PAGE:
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By Ray Pride Pride@moviecitynews.com

Thomson: Oscar pics won't be remembered in 50 years

At Truthdig, Sheerly Avni checks in with film uberpundit David Thomson to dismiss this year’s Oscar crop. “I think they’re quite good examples of small independent pictures carefully made. It’s a fairly good group, I think. I just don’t think any of them is what I would call a knockout big-experience picture. They’re thoughtful. And I like that, I mean, please, don’t think I’m against it. And they all have an interesting, valuable, useful point to make. But I don’t think they are going to be remembered in 50 years’ time…. Very few of the movies up for nomination this year have cost very much, and very few of them have done the kind of business that Best Pictures are expected to do. In many respects those are good things. Brokeback Mountain… cuts quite radically against the grain of popular American taste and, as you say, there are a whole lot of places where the movie has not been playing at all.” Crash avers Thomson, is “heavy-handed and somewhat self-righteous.” Good Night, and Good Luck is also shit, Thomson believes. dthompson_by lucy gray8888200.jpg“If Good Night, and Good Luck can congratulate itself, which it sort of does, I think, about being an indirect oblique political statement about the world we live in, the world now, I think that is also a sign of a sort of helplessness—a cowardice still in dealing with situations… If there’s a political consciousness that made that film, why isn’t there a film about what we’re going through now, that might really have offended and made trouble? And after six years they’ve had time to respond, and I think it’s still the case that the liberal faction in Hollywood are much better at going to parties and raising money than actually making challenging film…. Sound is not good these days, the projection is not good, and you have to pay a lot of money. When I say old, I mean people 40 or older. People think, “I’d rather not see this latest horror film with eye-gouging and so forth…. I’d rather sit at home and get a good DVD and see if it’s as good as I remember.”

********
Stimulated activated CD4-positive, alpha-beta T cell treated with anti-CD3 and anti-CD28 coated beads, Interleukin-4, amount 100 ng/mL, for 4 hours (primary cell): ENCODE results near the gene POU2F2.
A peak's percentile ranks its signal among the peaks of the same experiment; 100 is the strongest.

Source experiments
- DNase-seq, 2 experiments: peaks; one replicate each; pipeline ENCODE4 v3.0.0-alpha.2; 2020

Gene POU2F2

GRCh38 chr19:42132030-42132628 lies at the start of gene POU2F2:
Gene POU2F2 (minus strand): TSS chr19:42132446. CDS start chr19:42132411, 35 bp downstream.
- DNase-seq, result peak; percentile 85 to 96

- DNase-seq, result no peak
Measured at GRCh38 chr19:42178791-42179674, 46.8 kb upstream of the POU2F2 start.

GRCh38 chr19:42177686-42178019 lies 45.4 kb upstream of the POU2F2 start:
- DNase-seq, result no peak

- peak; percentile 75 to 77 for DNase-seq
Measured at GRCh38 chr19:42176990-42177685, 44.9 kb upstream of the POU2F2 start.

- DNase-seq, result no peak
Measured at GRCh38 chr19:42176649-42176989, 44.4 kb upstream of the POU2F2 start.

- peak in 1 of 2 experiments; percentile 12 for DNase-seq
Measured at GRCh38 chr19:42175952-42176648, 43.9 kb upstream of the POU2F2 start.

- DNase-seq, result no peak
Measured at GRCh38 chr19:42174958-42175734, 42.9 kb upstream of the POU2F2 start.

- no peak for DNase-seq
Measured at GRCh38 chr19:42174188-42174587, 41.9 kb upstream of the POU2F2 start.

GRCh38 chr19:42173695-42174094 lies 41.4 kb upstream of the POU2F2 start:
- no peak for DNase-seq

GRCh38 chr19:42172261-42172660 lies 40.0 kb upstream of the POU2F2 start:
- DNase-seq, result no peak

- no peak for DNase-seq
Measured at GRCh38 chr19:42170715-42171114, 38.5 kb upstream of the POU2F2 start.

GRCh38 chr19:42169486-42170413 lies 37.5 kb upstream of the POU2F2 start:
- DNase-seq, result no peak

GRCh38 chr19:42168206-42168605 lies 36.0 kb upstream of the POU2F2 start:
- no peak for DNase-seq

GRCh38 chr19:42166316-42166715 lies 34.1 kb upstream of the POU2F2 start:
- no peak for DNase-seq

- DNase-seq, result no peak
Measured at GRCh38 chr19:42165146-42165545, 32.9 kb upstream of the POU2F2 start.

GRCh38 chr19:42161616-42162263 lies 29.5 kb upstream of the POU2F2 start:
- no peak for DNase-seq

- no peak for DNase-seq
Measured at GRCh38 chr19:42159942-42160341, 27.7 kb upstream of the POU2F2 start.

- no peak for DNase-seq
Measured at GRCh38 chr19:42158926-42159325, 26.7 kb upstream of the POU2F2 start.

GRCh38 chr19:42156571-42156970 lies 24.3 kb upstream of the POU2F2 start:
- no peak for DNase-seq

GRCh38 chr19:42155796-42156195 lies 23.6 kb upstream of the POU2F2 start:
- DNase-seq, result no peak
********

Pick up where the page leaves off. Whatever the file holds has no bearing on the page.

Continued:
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“Ten years ago at Telluride, I said on a panel that theatrical distribution was dying. It seemed obvious to me. I was surprised how many in the audience violently objected: ‘People will always want to go to the movies!’ That’s true, but it’s also true that theatrical cinema as we once knew it has died. Theatrical cinema is now Event Cinema, just as theatrical plays and musical performances are Events. No one just goes to a movie. It’s a planned occasion. Four types of Event Cinema remain.
1. Spectacle (IMAX-style blockbusters)
2. Family (cartoon like features)
3. Horror (teen-driven), and
4. Film Club (formerly arthouse but now anything serious).

There are isolated pockets like black cinema, romcom, girl’s-night-out, seniors, teen gross-outs, but it’s primarily those four. Everything else is TV. Now I have to go back to episode five of ‘Looming Tower.'”
~ Paul Schrader

“Because of my relative candor on Twitter regarding why I quit my day job, my DMs have overflowed with similar stories from colleagues around the globe. These peeks behind the curtains of film festivals, venues, distributors and funding bodies weren’t pretty. Certain dismal patterns recurred (and resonated): Boards who don’t engage with or even understand their organization’s artistic mission and are insensitive to the diverse neighborhood in which their organization’s venue is located; incompetent founders and/or presidents who create only obstacles, never solutions; unduly empowered, Trumpian bean counters who chip away at the taste and experiences that make organizations’ cultural offerings special; expensive PR teams that don’t bring to the table a bare-minimum familiarity with the rich subcultural art form they’re half-heartedly peddling as “product”; nonprofit arts organizations for whom art now ranks as a distant-second goal behind profit.”
~ Eric Allen Hatch